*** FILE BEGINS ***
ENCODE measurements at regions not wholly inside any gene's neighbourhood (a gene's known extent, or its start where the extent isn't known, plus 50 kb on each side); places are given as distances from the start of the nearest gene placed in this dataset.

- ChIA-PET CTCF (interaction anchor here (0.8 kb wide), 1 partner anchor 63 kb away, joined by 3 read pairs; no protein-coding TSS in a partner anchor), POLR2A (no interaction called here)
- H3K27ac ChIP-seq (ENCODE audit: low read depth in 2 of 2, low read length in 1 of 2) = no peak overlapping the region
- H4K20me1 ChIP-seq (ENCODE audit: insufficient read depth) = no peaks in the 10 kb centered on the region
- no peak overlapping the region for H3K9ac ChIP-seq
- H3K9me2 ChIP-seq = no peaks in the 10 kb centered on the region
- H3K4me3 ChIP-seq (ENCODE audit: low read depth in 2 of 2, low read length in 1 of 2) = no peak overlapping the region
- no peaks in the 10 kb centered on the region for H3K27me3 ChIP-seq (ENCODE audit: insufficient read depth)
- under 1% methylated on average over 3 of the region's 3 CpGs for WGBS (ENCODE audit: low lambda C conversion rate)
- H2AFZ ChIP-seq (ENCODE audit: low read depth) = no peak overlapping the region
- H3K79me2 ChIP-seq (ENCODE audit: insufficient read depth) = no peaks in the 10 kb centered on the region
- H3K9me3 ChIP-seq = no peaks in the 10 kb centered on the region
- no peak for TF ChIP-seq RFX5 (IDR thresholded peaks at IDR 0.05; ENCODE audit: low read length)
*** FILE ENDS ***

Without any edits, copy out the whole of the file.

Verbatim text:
ENCODE measurements at regions not wholly inside any gene's neighbourhood (a gene's known extent, or its start where the extent isn't known, plus 50 kb on each side); places are given as distances from the start of the nearest gene placed in this dataset.

- ChIA-PET CTCF (interaction anchor here (0.8 kb wide), 1 partner anchor 63 kb away, joined by 3 read pairs; no protein-coding TSS in a partner anchor), POLR2A (no interaction called here)
- H3K27ac ChIP-seq (ENCODE audit: low read depth in 2 of 2, low read length in 1 of 2) = no peak overlapping the region
- H4K20me1 ChIP-seq (ENCODE audit: insufficient read depth) = no peaks in the 10 kb centered on the region
- no peak overlapping the region for H3K9ac ChIP-seq
- H3K9me2 ChIP-seq = no peaks in the 10 kb centered on the region
- H3K4me3 ChIP-seq (ENCODE audit: low read depth in 2 of 2, low read length in 1 of 2) = no peak overlapping the region
- no peaks in the 10 kb centered on the region for H3K27me3 ChIP-seq (ENCODE audit: insufficient read depth)
- under 1% methylated on average over 3 of the region's 3 CpGs for WGBS (ENCODE audit: low lambda C conversion rate)
- H2AFZ ChIP-seq (ENCODE audit: low read depth) = no peak overlapping the region
- H3K79me2 ChIP-seq (ENCODE audit: insufficient read depth) = no peaks in the 10 kb centered on the region
- H3K9me3 ChIP-seq = no peaks in the 10 kb centered on the region
- no peak for TF ChIP-seq RFX5 (IDR thresholded peaks at IDR 0.05; ENCODE audit: low read length)